Thursday, April 06, 2006

An open letter to the CTA

To whom it may concern:

I would guess that during a crisis, especially one like the one you encountered with this morning's derailment, things get rather hectic at all levels of your organization. This is completely understandable, even expected, and I am certain that you have quality people at every level who are trained to be able to handle the situation capably and efficiently. I understand that your spokesperson had announced the problem to the media, and that most news programs made it their top story this morning.

What I don't understand is why there is never any communication with the rider. While it is quite laudable that you alerted the media, not everyone riding the train watches the morning news, or listens to the radio. What they do have in common is that they all get on the train at a station. Why is there no station-level information for the riders? While it is true that there are more than 30 stations located north of Belmont, where the first word of a problem was revealed to the riders, there is at least one attendant at those stations, who could have informed the riding public of the problem. It is shameful that even though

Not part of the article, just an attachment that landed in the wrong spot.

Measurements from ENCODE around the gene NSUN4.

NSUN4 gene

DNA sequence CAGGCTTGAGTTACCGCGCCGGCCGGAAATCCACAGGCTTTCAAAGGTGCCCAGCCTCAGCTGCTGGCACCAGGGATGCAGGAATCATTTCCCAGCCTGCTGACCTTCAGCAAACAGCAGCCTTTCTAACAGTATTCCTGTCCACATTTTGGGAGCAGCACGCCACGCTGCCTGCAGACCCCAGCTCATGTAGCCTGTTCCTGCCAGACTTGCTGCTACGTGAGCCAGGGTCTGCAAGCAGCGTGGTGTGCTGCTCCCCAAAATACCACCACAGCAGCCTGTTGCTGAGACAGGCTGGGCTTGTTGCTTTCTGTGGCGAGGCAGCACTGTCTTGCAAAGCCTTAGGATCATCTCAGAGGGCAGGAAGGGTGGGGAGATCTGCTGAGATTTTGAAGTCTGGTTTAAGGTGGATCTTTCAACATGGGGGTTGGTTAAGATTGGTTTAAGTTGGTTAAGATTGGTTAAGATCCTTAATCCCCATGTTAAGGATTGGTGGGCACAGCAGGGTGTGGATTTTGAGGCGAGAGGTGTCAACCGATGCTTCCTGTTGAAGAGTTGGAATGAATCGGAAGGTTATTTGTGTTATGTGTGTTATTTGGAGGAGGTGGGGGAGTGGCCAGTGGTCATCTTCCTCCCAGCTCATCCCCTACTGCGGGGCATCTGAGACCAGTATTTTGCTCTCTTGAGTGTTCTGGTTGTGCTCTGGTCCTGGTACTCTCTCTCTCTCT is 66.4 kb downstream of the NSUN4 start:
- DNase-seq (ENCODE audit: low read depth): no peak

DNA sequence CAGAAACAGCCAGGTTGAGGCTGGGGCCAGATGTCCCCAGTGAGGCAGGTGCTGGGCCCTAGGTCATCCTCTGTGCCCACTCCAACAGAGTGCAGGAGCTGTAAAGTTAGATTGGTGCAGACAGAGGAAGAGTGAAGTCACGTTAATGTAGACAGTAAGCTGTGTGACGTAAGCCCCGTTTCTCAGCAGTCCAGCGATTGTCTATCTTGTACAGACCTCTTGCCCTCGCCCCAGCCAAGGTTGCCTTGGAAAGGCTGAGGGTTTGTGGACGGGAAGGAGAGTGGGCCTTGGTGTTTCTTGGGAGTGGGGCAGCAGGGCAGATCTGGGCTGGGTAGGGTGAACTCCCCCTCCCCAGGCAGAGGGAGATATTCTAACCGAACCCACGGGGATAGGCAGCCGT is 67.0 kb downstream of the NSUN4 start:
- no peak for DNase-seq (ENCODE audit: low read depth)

I boarded the train more than two hours after this morning's derailment, oblivious to the fact that it was going to take me three times as long to get to work because a train derailed, essentially shutting down three train lines. I wasn't alone, either- most of the people I was on the train with expressed similar distaste with the situation. Informing us ahead of time at the most common source of information would be the best course of action. An ounce of prevention is worth a pound of cure, after all.


[Logan's Dave]


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